Melissa Parker (Smashing Interviews Magazine): I always thought it was amazing that Julie Andrews could sing it backwards. Did that take much practice?
Richard M. Sherman: Oh, she did practice! “Suoicodilaipxecitsiligarfilacrepus” (singing) (laughs) Julie took it syllable by syllable and did it backwards.
Melissa Parker (Smashing Interviews Magazine): (laughs) What was the experience like working with Julie and Dick Van Dyke?
Richard M. Sherman: Julie is a genuine, one hundred percent pro. She was very sweet to everybody. She was determined to do a magnificent job, and she won the Academy Award for her performance. Julie was great and was a wonderful person to work with. We’re friends to this day. We’re very close. Whenever we get together, it’s like old home week. You have certain friends you don’t see all the time, but when you do see them it was like yesterday, you know? I’m sure you have the same type of friendships like that. Dick Van Dyke has remained my friend all these years. We forged a wonderful bond when we were working together on Chitty Chitty Bang Bang.
Melissa Parker (Smashing Interviews Magazine): Is it more difficult to write songs for animated films or for children like in the film Tom Sawyer (1973) where the lead actors were young people? I believe Johnny Whitaker was about fourteen, and Jodie Foster eleven.
Richard M. Sherman: We don’t write to the children’s limitations or anything. We give them the songs and make them learn how to do it. I’m glad you brought up Tom Sawyer. It was our first screenplay as well. We wrote the screenplay and the adaptation of Twain’s classic. Of course, Twain created these wonderful characters, and we just had fun working with them. I must say that we don’t write anything except for the characters. We write the way they sound, the way they think and the way they speak.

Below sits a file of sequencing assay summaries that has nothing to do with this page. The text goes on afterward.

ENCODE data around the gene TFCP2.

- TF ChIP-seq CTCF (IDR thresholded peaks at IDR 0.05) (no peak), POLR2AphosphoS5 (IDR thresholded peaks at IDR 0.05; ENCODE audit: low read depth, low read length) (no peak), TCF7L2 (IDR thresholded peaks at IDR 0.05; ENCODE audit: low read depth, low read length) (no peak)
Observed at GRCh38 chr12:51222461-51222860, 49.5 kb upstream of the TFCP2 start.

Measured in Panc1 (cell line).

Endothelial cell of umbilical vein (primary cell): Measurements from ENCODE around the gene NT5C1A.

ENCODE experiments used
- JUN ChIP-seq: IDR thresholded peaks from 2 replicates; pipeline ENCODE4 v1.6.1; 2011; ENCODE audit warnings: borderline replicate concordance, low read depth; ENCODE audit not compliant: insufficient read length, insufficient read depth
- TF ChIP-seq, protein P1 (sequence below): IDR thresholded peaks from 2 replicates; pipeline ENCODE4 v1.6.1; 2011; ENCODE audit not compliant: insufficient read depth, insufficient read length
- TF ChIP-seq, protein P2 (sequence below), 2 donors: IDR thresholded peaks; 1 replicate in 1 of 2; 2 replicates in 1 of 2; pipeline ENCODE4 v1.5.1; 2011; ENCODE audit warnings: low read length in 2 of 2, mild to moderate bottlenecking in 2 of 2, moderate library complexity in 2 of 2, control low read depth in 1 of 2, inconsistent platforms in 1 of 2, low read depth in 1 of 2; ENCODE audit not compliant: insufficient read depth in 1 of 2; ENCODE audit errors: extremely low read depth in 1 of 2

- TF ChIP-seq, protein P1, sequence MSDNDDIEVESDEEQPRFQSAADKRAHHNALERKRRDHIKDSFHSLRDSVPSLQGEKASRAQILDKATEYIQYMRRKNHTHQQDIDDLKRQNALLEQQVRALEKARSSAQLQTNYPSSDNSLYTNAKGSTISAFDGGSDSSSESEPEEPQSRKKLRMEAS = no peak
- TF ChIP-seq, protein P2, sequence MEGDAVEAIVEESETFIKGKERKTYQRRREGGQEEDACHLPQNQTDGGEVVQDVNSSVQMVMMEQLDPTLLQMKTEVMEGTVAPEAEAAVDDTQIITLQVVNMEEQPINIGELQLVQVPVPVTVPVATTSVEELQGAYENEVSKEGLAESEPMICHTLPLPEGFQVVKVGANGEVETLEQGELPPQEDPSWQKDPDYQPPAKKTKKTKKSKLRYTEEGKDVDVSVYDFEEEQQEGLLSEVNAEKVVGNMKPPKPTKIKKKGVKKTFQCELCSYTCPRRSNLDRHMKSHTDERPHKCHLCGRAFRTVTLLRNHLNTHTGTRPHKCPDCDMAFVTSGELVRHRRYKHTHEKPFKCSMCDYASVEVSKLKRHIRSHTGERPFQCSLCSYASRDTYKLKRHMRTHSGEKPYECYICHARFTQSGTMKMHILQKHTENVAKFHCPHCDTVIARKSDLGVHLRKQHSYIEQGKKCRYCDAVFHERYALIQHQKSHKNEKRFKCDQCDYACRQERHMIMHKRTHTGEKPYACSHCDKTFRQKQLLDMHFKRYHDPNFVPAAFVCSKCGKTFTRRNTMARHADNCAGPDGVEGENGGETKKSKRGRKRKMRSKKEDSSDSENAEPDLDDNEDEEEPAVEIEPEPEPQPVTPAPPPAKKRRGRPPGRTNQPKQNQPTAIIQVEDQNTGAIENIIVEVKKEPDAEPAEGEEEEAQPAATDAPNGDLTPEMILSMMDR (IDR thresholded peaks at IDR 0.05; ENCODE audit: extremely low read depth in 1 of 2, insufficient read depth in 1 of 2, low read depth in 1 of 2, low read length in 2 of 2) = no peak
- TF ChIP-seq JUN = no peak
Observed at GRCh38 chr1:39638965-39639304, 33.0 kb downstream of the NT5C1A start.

With Charlotte’s Web (1973), we didn’t write for spiders (laughs). We wrote for a character named Charlotte. It’s amazing, but they become your people. When we wrote for Winnie the Pooh (1977), we were not writing for a stuffed teddy bear. We were writing for Winnie the Pooh, and he’s a character. He speaks, thinks and feels. We throw away all of the garbage on the outside and write for the personalities. We have written for so many different kinds of people.
We did a film called The Slipper and the Rose (1976). It was kind of a mature picture and another look at the Cinderella story from the Prince’s point of view. We took a whole different tact, and that’s a very adult love story. We write for the character. We write for the personality and try to write in a language people can understand. If it’s Winnie the Pooh in kind of a make believe world, we would write in those terms. It’s all about what the story calls for. For years, Bob and I had to vary our style to whatever we were working on.
Melissa Parker (Smashing Interviews Magazine): Mr. Sherman, have you accomplished everything you set out to do since your father sent you and Bob out into the world to create musical history?
Richard M. Sherman: Well, I’m not through yet. I’m still writing. I haven’t achieved all the goals I wanted. I still have a number of shows I want to do. I still have a number of movies I want to write songs for, and I’m happy to be still doing it. I’m 87 years old, and I don’t feel more than 35.